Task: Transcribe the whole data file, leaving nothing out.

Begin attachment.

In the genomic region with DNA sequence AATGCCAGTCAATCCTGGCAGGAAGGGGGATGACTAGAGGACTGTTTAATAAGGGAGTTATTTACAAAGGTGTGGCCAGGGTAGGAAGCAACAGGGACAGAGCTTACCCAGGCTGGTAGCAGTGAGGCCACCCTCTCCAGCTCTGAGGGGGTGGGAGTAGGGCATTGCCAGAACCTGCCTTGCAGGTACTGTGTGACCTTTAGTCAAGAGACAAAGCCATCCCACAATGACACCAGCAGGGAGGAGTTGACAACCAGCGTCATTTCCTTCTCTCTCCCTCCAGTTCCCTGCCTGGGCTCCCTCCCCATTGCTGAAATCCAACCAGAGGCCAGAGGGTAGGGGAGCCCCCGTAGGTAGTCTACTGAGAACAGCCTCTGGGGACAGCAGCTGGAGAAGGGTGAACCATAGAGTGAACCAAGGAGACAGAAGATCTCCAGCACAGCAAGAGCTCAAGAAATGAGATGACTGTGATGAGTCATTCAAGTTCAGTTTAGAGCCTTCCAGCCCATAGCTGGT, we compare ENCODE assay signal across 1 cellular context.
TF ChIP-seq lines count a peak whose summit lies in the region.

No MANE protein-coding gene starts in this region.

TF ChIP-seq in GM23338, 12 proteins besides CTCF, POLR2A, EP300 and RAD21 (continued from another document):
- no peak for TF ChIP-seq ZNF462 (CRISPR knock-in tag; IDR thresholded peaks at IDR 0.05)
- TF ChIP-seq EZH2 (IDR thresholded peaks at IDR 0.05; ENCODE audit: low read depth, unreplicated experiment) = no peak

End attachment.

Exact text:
In the genomic region with DNA sequence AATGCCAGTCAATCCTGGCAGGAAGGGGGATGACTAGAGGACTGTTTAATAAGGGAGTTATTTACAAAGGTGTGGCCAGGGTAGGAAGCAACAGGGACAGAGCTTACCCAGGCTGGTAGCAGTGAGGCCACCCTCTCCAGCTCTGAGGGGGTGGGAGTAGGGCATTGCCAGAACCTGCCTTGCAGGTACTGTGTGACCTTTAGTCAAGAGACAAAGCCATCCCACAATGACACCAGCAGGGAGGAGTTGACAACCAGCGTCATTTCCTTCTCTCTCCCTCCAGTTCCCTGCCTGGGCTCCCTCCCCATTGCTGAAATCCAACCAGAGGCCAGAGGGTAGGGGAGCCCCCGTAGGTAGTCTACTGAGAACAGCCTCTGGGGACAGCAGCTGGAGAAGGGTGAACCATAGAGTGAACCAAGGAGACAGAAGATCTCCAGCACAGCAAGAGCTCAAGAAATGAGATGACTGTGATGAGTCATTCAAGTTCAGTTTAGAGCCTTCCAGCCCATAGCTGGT, we compare ENCODE assay signal across 1 cellular context.
TF ChIP-seq lines count a peak whose summit lies in the region.

No MANE protein-coding gene starts in this region.

TF ChIP-seq in GM23338, 12 proteins besides CTCF, POLR2A, EP300 and RAD21 (continued from another document):
- no peak for TF ChIP-seq ZNF462 (CRISPR knock-in tag; IDR thresholded peaks at IDR 0.05)
- TF ChIP-seq EZH2 (IDR thresholded peaks at IDR 0.05; ENCODE audit: low read depth, unreplicated experiment) = no peak